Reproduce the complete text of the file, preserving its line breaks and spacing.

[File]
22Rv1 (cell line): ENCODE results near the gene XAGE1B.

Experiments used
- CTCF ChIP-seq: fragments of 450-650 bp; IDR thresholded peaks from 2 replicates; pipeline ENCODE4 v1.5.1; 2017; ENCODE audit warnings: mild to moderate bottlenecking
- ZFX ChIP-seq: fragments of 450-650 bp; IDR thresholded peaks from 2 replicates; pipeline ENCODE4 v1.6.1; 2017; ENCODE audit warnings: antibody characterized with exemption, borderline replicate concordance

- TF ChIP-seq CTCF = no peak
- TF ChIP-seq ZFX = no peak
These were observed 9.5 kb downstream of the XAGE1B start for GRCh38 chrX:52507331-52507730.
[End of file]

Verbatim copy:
22Rv1 (cell line): ENCODE results near the gene XAGE1B.

Experiments used
- CTCF ChIP-seq: fragments of 450-650 bp; IDR thresholded peaks from 2 replicates; pipeline ENCODE4 v1.5.1; 2017; ENCODE audit warnings: mild to moderate bottlenecking
- ZFX ChIP-seq: fragments of 450-650 bp; IDR thresholded peaks from 2 replicates; pipeline ENCODE4 v1.6.1; 2017; ENCODE audit warnings: antibody characterized with exemption, borderline replicate concordance

- TF ChIP-seq CTCF = no peak
- TF ChIP-seq ZFX = no peak
These were observed 9.5 kb downstream of the XAGE1B start for GRCh38 chrX:52507331-52507730.